Second, as the speaker or writer, IT IS YOUR JOB to communicate your thoughts clearly to your audience.  Don’t shirk your duties.  Worse, don’t blame your audience for your failure to do your job.

For example, your job as the writer is to help your readers understand what you are saying by clearly giving them roadmaps and textual clues for them to follow along.  Thus, use signals – such as commas, and words like “but” – to tell readers what to expect and to better help them understand your points.

Shosh, when you were a toddler, you visited me at the office and scared my staff.  Ms. T asked why you liked construction equipment or something that simple.  You responded with, “Well, I like them for three reasons.  First, …”  Your detailed analysis as well as clear and organized thinking freaked them out.  Mr. D said he’d rather have kids who are not as smart since they would be easier to teach.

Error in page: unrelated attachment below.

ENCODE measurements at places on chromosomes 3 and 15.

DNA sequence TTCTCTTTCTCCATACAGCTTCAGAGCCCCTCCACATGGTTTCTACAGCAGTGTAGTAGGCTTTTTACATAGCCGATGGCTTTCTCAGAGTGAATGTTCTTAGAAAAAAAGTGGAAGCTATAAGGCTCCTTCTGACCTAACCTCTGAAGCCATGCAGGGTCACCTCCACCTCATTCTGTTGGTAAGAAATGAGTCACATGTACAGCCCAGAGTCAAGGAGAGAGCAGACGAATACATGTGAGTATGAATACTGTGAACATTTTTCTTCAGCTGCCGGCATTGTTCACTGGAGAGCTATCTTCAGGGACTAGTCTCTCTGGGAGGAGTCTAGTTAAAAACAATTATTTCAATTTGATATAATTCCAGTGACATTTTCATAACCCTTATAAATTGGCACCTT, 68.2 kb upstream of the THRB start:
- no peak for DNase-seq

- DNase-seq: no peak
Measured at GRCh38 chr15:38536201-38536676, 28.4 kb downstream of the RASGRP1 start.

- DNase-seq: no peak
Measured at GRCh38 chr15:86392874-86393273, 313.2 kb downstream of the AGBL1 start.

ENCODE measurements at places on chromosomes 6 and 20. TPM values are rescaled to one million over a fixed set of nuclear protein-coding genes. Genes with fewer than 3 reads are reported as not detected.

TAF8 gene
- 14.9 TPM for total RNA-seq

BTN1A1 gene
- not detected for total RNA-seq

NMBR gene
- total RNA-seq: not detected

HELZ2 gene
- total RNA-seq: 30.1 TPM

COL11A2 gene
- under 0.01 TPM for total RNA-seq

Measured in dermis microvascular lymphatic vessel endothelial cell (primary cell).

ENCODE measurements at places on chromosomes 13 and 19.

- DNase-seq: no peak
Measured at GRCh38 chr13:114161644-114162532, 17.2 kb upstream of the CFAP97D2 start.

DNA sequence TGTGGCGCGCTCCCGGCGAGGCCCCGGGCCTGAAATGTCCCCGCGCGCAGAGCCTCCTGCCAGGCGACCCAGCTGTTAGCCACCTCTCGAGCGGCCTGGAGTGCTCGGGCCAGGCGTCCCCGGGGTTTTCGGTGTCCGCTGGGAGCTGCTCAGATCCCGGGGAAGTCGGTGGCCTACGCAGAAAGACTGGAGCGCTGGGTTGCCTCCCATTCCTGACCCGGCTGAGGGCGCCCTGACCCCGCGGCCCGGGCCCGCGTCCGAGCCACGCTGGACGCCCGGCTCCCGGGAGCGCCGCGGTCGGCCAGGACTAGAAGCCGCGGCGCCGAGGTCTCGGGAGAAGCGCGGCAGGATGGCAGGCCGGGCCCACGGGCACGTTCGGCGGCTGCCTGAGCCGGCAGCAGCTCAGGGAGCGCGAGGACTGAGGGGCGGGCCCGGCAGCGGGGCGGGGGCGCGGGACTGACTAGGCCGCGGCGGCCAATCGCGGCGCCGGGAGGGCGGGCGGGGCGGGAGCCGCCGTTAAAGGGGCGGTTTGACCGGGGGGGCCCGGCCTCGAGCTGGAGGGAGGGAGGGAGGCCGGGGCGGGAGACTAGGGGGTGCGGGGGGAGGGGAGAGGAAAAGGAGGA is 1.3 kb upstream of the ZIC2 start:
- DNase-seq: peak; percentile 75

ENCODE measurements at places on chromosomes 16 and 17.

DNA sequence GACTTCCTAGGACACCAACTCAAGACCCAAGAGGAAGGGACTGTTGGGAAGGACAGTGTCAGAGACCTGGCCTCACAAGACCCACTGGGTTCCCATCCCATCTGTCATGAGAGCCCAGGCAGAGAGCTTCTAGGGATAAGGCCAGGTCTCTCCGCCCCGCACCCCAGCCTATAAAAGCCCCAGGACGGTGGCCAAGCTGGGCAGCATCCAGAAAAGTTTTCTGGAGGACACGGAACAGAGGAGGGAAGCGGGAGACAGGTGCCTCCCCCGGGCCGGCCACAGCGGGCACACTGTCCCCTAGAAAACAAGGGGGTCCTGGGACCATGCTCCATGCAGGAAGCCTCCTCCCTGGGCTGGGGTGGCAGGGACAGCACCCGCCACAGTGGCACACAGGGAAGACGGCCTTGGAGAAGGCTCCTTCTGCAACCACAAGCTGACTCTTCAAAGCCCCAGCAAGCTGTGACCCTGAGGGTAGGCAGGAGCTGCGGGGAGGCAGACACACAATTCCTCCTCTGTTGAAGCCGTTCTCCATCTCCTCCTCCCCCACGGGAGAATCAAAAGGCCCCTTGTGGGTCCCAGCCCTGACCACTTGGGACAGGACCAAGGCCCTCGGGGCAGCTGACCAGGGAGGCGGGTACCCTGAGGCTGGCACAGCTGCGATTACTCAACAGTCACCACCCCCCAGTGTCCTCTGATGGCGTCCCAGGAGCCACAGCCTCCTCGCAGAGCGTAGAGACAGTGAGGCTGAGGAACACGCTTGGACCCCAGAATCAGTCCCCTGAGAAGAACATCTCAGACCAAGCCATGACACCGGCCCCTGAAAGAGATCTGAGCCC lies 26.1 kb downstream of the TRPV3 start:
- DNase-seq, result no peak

In life, you will find that if you care about your audience, they will care about you in return.  Do the hard lifting and complicated analyses for your audience and explain complex ideas in simple terms for your audience, and they will knock down your door to get to you and your services.  I promise.

Be well, my sons.  Live well.  Be happy.

All my love, always,

Dad